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What does a voice over artist do all day? Part 1.

I thought it would be quite nice to post a short piece each week (most weeks (ok, some weeks)) showing some of the projects I've been involved with.

The vastness of application for voice over is still surprising to me. "Every day is different", is something I say a lot - and it's so true. I just never know what's going to come my way. I certainly never said it when I worked as a database manager!

Casual readers will hopefully find the different types of voice-over work interesting and perhaps those looking to hire a voice over artist (whether it's me or not!) might see something that strikes a chord.

I won't always name names in these posts but where appropriate I'll put them in.

To start the week I voiced some news beds for a local radio station. "This is Radio Blah Blah....News", type of thing. (That's not the actual name of the station, but if anyone wants to start a radio with that, feel free.)

Next up was a really fun job with Baldforce - a moisturising cream for bald heads. They wanted a tongue in cheek sort of read for a narration where the voice interacted with the model. (It's me. I'm the model*.) There's a line that says "His hair is so short, he can't even feel it". The look on the guy's face in the video is so good.

* I'm not the model. But you knew that.

I also worked on some professional voicemail messages for a national sports organisation. (It involves a racket and a yellow ball.) There's something about phone messages that I love. It's the kind of secretive nature of the work. Nobody knows who that voice is on the end of the phone and in most cases, probably never will. It appeals to me more than being a famous film star or singer. My voice is out there, but flying under the radar. It's a hard feeling to describe and I think I failed appallingly in my attempt to do so. To hear some on hold message samples, you can listen to right here!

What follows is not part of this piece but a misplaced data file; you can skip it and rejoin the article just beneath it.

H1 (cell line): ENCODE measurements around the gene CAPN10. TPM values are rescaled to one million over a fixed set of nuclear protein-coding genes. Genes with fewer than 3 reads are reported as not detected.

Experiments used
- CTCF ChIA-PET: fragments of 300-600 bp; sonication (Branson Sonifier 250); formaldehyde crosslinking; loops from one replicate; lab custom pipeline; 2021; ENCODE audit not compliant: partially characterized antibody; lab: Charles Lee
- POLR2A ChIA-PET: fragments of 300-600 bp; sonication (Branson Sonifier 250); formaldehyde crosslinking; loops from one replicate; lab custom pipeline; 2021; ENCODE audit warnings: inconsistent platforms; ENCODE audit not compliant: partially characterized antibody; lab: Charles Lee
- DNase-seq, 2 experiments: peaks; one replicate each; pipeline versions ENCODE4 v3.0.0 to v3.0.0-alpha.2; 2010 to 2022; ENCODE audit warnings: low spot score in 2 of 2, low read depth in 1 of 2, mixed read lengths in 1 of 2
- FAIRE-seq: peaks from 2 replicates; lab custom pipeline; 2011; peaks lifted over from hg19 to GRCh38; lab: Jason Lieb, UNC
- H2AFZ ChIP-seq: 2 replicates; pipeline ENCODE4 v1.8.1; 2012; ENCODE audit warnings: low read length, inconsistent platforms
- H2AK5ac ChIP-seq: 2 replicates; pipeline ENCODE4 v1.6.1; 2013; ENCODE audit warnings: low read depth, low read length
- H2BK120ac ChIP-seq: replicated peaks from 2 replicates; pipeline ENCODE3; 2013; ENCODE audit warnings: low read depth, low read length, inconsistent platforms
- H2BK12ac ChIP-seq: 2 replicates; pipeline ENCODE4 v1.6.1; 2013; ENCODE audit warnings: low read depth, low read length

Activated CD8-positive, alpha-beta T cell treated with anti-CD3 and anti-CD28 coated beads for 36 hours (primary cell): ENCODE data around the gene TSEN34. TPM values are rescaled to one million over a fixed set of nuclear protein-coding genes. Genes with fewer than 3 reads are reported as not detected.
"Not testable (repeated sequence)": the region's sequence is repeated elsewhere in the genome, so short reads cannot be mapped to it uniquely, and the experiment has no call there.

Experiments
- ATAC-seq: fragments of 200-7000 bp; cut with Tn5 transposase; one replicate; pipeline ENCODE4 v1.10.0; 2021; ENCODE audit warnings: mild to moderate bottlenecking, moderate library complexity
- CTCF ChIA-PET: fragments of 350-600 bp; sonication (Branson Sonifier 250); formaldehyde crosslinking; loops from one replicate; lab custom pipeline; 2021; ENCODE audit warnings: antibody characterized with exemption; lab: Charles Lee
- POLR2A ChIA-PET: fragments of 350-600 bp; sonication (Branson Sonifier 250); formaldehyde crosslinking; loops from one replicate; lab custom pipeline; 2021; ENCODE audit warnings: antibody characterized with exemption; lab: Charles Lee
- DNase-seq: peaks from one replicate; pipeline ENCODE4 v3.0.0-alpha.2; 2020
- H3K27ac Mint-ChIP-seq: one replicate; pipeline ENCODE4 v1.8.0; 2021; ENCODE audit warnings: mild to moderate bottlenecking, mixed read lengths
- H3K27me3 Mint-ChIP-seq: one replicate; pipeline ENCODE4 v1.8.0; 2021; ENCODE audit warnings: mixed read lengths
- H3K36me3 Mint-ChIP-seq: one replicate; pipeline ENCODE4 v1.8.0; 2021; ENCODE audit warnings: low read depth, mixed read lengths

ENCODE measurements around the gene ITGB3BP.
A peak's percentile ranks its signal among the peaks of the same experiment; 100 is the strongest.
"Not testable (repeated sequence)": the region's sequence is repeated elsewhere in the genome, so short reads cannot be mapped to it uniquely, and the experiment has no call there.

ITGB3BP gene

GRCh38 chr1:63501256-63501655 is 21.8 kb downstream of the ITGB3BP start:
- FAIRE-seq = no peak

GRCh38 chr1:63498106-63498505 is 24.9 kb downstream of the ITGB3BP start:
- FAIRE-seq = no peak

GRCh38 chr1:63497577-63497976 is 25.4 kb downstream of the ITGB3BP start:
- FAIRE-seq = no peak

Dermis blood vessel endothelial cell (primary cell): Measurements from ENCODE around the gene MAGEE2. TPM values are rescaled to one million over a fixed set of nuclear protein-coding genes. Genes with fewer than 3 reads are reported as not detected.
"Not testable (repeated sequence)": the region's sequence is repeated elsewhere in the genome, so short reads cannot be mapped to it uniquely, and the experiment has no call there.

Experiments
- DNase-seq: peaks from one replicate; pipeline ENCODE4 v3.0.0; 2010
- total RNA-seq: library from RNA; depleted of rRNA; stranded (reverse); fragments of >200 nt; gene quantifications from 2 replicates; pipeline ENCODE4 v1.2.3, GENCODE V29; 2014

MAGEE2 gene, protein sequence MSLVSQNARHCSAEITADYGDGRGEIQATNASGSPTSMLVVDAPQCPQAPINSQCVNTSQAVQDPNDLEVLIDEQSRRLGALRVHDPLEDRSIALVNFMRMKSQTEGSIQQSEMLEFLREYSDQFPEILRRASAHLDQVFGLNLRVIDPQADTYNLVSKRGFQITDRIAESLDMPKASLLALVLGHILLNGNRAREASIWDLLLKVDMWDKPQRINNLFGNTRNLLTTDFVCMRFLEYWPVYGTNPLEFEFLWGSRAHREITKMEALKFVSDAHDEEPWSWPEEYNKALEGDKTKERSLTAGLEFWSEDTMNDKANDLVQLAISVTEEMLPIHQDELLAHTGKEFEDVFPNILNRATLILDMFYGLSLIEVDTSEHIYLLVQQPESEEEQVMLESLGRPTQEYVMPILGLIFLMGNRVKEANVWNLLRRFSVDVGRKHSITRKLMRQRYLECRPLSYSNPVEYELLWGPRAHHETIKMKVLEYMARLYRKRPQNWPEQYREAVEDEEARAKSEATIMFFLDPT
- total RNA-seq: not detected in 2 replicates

Finally, I want to mention a 30 second radio ad, which on first viewing seemed pretty straight forward. The document said 75 words exactly, perfect for half a minute of natural speed talking. It wasn't til I got to marking the script up that I realised 2 of those words were phone numbers. Phone numbers are 11 numbers (which are also words!) long. A 75 word script became 95 words which all had to be squeezed into 28 seconds (the other 2 seconds was for intro/outro music.)

If you need to read something ultra fast, shove a pencil between your teeth (horizontal across the mouth) and read the script a few times as fast as you can. The muscles in your mouth will work overtime trying to say them, so when you take the pencil out, it should be a breeze!

PRO TIP!!! Don't use one that has paint on it - you'll end up swallowing bits. Use a plain one like this. It's curved because of excessive biting, not because I chose the cheapest ones in the shop (although I did do that.)

A pencil that's been curved by persistent biting

Fortunately the ad lent itself to the upbeat, energetic read and the client didn't bat an eyelid at the speed.

Who knows what next week will bring? Not me, I sort of mentioned that at the start of the post.

Skip forward to "What does a voice over artist do all day? Part 2."

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Martin Whiskin voiceover artist talking into a Rode NT1-a microphone
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